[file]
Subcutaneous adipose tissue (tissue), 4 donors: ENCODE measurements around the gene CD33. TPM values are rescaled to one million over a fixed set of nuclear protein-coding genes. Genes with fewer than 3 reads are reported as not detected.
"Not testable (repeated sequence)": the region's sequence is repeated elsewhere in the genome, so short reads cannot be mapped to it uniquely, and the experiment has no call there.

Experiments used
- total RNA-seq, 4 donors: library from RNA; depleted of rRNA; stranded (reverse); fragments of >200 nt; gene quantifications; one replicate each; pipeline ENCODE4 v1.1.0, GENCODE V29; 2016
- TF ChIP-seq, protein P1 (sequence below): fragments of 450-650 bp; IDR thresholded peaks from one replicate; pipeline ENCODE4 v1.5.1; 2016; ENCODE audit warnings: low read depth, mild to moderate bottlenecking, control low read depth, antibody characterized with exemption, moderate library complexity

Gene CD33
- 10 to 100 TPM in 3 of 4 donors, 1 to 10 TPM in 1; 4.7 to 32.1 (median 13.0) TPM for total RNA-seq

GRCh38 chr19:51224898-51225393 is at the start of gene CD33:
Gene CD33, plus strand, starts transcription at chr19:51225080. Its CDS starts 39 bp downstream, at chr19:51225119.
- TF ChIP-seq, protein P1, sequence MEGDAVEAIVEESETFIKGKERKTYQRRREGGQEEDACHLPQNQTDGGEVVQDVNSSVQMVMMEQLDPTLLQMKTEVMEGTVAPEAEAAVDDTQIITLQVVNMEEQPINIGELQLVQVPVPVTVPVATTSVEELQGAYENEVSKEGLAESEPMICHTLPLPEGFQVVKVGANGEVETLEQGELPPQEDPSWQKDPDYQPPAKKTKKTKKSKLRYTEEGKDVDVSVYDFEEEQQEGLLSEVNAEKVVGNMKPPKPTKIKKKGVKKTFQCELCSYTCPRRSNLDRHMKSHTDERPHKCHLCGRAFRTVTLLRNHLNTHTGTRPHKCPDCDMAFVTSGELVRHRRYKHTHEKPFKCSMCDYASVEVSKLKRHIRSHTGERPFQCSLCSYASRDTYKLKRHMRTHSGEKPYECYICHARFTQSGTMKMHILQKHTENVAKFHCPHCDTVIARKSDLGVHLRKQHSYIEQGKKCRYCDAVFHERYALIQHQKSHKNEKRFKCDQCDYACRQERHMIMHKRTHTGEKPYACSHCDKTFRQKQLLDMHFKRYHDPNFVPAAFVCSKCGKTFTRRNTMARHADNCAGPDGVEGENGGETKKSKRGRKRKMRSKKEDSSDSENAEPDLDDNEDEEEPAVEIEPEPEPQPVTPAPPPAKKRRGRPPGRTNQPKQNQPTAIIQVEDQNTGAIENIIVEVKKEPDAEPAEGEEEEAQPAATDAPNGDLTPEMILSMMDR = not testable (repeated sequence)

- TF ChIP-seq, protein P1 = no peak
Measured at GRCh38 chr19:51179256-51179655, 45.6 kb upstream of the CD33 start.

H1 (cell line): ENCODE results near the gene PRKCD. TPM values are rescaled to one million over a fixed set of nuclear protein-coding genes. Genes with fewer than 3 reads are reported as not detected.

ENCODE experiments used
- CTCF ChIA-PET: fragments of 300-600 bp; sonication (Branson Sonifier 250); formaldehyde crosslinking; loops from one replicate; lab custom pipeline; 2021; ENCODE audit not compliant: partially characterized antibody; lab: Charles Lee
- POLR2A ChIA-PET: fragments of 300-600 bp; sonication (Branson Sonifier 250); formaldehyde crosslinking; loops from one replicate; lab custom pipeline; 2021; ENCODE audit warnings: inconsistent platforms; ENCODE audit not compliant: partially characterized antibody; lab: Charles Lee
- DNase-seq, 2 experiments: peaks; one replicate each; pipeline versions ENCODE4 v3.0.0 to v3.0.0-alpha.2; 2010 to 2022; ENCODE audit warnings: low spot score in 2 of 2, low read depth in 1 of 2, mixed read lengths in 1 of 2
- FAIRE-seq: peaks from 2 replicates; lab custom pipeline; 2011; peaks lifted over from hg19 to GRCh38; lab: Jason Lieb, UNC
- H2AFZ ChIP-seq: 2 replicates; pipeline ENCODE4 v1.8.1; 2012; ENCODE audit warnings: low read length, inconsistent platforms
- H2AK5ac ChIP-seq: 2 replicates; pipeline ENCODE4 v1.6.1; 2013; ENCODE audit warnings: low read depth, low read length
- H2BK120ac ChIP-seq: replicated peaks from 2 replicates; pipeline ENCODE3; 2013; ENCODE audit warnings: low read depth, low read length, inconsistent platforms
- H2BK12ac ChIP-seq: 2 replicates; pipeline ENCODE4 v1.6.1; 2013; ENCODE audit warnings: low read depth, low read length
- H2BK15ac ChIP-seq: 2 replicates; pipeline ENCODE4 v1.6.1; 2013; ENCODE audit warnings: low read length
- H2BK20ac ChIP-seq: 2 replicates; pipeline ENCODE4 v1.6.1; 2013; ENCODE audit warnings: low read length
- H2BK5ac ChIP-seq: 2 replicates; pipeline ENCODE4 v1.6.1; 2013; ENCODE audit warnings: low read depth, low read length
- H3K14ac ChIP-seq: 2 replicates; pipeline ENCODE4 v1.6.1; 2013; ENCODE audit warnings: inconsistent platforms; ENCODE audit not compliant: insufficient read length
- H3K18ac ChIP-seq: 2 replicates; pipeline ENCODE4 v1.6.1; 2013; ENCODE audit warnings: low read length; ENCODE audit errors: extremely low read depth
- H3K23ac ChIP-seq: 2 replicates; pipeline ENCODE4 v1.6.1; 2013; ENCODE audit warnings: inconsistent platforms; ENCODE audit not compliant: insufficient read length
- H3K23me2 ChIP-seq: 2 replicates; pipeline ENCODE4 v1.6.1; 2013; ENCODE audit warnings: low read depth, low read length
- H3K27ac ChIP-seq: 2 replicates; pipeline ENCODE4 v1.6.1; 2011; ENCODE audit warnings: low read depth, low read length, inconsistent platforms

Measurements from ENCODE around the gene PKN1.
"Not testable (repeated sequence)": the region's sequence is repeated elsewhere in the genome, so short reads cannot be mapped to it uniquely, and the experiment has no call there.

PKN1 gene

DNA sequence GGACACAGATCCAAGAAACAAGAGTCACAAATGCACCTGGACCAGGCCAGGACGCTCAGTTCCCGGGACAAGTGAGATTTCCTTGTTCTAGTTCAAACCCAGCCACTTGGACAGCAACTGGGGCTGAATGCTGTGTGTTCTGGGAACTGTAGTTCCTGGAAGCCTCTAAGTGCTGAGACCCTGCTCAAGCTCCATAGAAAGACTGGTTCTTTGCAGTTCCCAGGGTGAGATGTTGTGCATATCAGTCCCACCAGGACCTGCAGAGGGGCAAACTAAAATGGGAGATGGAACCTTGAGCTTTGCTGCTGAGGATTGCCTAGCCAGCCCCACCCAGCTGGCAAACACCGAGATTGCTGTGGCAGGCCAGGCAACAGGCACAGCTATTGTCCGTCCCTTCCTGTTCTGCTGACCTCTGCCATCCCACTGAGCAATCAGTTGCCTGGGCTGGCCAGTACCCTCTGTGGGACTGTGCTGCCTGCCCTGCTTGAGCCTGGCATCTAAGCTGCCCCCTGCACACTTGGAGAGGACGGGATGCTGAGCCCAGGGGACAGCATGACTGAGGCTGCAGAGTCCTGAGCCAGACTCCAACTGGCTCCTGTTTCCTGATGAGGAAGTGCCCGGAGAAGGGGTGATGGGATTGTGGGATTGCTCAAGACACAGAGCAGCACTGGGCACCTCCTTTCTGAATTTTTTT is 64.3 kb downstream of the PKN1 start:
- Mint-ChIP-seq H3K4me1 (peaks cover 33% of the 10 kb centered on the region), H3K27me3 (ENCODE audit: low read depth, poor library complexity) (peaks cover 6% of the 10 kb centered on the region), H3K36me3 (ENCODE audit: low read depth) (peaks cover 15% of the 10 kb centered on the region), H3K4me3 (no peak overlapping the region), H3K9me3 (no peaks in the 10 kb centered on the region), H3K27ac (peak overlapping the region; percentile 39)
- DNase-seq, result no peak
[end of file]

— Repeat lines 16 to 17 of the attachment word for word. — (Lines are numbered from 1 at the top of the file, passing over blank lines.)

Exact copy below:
- POLR2A ChIA-PET: fragments of 300-600 bp; sonication (Branson Sonifier 250); formaldehyde crosslinking; loops from one replicate; lab custom pipeline; 2021; ENCODE audit warnings: inconsistent platforms; ENCODE audit not compliant: partially characterized antibody; lab: Charles Lee
- DNase-seq, 2 experiments: peaks; one replicate each; pipeline versions ENCODE4 v3.0.0 to v3.0.0-alpha.2; 2010 to 2022; ENCODE audit warnings: low spot score in 2 of 2, low read depth in 1 of 2, mixed read lengths in 1 of 2